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Important update: We will be relocating to Beth Israel Deaconess Medical Center!

Thank you very much for your time and participation in our research study looking at the genetic causes of bicuspid aortic valve disease (BAV). It is with great pleasure that I write to inform you that I will be joining Beth Israel Deaconess Medical Center on June 1st, 2018.  I will transition my role to Vice Chair of Research in Anesthesiology and I will be joining an outstanding group of physicians and researchers. As a result of this transition, our study will continue but will have a new headquarters.

Please update your records with our new contact information:

Simon C. Body, MD, MPH
375 Longwood Ave.
MASCO 4th Fl. Room 412B
Boston, MA 02115

Phone: (617) 632-8056

Our website, email, and telephones will be fully operational during the moving process. Should you have any inquiries, you will not experience any change or delays in response time. Please contact our current Brigham and Women’s phone/address/and email prior to June 1st. All contact afterwards should be directed to our new headquarters.

I’m looking forward to working with you further, and I thank you once again for your participation.  If you have any questions or concerns regarding the move, or any questions about our study please contact us at our new contact info.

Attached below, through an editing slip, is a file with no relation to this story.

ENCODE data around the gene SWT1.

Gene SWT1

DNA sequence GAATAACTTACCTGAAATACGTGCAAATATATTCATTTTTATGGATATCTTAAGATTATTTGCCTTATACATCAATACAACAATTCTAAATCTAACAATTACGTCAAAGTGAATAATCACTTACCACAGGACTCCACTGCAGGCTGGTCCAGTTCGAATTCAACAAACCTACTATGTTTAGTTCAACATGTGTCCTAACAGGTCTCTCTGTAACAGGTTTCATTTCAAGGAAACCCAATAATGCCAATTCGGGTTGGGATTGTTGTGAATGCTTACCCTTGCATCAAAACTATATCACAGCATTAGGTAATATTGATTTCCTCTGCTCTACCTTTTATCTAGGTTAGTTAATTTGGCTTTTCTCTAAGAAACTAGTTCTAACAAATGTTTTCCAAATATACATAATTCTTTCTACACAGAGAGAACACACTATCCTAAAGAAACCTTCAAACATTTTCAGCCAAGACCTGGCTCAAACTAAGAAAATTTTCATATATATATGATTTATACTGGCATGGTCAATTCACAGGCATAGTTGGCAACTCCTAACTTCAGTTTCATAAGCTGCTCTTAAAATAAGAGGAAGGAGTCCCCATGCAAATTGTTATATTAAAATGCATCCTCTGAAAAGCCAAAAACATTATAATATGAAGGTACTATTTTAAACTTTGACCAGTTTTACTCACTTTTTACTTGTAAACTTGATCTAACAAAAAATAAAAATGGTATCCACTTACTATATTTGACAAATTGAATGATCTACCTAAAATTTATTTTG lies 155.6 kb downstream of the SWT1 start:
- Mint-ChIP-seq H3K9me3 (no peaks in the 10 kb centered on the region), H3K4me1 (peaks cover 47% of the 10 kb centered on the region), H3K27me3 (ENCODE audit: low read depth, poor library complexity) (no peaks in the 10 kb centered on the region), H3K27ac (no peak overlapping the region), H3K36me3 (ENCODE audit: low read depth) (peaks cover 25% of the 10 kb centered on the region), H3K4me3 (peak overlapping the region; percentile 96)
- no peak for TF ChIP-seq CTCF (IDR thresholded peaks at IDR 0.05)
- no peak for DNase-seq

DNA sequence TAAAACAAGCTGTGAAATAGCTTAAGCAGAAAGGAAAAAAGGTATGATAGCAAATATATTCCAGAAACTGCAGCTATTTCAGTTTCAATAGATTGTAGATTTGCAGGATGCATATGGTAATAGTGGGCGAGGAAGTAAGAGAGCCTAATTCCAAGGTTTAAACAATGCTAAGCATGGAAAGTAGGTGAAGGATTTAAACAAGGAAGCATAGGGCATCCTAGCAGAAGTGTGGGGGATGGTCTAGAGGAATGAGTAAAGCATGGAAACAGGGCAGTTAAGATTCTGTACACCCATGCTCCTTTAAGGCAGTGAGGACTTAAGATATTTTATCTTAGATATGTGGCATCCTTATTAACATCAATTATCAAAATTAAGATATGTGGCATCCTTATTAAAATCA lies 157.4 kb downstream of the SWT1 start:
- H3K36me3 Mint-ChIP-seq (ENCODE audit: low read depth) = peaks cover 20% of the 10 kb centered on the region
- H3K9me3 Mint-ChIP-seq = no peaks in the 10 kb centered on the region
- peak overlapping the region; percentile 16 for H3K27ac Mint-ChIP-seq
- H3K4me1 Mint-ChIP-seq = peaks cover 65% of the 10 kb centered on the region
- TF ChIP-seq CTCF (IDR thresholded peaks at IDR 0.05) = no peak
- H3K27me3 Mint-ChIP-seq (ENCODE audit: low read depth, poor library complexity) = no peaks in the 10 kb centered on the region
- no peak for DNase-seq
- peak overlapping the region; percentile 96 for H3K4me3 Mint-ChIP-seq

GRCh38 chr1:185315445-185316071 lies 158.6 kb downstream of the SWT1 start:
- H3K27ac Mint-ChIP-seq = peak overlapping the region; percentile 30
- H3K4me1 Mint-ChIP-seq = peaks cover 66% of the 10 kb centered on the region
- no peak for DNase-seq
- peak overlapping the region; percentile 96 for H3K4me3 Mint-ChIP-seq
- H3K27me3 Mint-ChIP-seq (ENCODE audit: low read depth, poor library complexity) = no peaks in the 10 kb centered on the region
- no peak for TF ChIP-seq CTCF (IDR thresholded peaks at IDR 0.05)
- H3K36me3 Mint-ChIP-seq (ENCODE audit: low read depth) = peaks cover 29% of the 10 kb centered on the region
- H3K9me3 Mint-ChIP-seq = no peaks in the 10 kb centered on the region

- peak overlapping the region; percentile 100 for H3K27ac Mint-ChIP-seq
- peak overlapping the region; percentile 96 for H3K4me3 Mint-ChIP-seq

Best regards,
Simon C. Body, MD, MPH

BAVgenetics is a partnership between Investigators at Brigham and Women’s Hospital, Massachusetts General Hospital and the Harvard-Partners Center for Genetics and Genomics, dedicated to discovering the genetic causes of bicuspid aortic valve disease and associated aortic disease.

Normal and Bicuspid Aortic Valve

As you may know, the aortic valve is the valve that blood passes through from the main pumping chamber of the heart. Normally, the aortic valve has three leaflets, but in about 1% of the population, the valve has two leaflets, as seen in the picture above.

The Investigators at BAVgenetics are dedicated to discovering the mechanisms of bicuspid aortic valve disease and why individual genetics seem to play such an important role in generation of this disease.

If you have, or have had, a bicuspid aortic valve, we seek your help in this effort by volunteering to donate DNA and details of your disease to the Investigators, so that this disease can be better understood and therapies for it can be developed.

If you want to read more about bicuspid aortic valve disease, we suggest exploring these web sites:

There is an Association for patients and families of those with bicuspid aortic valve disease. Their very informative web site is at:

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